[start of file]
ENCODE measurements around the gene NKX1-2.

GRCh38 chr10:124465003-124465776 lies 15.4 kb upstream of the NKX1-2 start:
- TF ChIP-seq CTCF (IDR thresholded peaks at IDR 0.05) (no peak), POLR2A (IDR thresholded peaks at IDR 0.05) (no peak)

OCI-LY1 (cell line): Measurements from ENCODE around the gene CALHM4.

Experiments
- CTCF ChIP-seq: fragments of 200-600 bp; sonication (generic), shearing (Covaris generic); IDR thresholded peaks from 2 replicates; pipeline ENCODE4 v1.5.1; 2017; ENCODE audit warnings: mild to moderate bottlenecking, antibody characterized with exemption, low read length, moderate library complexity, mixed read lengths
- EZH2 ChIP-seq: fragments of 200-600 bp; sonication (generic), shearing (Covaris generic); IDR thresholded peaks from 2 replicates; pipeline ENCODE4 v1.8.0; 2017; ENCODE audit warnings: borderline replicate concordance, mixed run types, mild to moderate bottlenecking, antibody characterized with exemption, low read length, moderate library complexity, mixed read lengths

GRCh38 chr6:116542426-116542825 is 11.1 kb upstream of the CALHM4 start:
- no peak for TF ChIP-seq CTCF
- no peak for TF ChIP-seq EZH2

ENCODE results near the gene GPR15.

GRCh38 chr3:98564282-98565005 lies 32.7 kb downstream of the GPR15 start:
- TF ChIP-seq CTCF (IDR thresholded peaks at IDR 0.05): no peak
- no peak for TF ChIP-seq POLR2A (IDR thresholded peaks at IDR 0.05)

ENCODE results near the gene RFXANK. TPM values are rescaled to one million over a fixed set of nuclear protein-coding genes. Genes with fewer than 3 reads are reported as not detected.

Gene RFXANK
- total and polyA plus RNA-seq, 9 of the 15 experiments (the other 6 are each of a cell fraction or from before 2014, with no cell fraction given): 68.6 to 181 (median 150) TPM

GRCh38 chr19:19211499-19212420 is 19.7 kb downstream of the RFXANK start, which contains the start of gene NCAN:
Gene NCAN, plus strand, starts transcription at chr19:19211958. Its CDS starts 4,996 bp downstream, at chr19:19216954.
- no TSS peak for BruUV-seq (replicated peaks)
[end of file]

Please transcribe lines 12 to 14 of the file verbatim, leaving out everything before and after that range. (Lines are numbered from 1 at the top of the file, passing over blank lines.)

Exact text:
GRCh38 chr3:98564282-98565005 lies 32.7 kb downstream of the GPR15 start:
- TF ChIP-seq CTCF (IDR thresholded peaks at IDR 0.05): no peak
- no peak for TF ChIP-seq POLR2A (IDR thresholded peaks at IDR 0.05)